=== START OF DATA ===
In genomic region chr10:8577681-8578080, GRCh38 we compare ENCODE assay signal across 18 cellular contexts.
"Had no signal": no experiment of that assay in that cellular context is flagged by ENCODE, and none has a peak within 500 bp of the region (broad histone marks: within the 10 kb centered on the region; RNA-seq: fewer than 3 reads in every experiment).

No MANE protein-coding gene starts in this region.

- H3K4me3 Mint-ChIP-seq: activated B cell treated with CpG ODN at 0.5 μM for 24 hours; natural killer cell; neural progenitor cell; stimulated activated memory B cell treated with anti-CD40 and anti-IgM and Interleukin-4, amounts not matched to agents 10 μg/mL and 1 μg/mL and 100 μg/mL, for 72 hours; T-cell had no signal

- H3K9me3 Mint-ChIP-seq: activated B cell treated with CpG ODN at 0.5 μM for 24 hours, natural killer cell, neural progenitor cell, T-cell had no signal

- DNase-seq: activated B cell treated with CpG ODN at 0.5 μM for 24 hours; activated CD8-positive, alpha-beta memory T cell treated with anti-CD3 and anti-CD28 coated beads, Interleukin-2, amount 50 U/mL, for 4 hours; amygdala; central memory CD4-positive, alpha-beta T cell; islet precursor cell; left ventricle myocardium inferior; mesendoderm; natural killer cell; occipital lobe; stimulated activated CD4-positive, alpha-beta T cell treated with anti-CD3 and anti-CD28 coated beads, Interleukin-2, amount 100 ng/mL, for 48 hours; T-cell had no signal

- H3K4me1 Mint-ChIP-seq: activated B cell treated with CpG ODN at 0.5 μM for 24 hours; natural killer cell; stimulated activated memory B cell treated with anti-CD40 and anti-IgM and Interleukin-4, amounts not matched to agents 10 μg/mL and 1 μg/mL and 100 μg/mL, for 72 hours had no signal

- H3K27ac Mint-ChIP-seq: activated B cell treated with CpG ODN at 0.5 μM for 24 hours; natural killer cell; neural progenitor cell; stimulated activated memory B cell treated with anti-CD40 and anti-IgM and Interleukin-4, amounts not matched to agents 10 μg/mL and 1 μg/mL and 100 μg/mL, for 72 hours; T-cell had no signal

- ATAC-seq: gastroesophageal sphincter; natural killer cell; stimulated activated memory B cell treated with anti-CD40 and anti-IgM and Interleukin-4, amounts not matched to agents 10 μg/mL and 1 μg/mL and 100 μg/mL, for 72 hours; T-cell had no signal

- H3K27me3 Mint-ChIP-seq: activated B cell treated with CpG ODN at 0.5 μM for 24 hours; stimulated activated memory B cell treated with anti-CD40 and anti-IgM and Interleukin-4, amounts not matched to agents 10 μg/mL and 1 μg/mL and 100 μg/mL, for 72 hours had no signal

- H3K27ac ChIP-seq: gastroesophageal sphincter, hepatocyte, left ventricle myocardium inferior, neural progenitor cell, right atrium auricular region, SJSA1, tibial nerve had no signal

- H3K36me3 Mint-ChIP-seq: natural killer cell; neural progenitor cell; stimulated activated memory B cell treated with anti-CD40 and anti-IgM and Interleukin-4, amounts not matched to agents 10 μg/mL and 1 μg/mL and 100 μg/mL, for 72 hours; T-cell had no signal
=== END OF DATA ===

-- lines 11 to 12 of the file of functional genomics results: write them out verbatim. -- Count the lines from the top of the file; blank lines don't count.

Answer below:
- H3K27ac ChIP-seq: gastroesophageal sphincter, hepatocyte, left ventricle myocardium inferior, neural progenitor cell, right atrium auricular region, SJSA1, tibial nerve had no signal

- H3K36me3 Mint-ChIP-seq: natural killer cell; neural progenitor cell; stimulated activated memory B cell treated with anti-CD40 and anti-IgM and Interleukin-4, amounts not matched to agents 10 μg/mL and 1 μg/mL and 100 μg/mL, for 72 hours; T-cell had no signal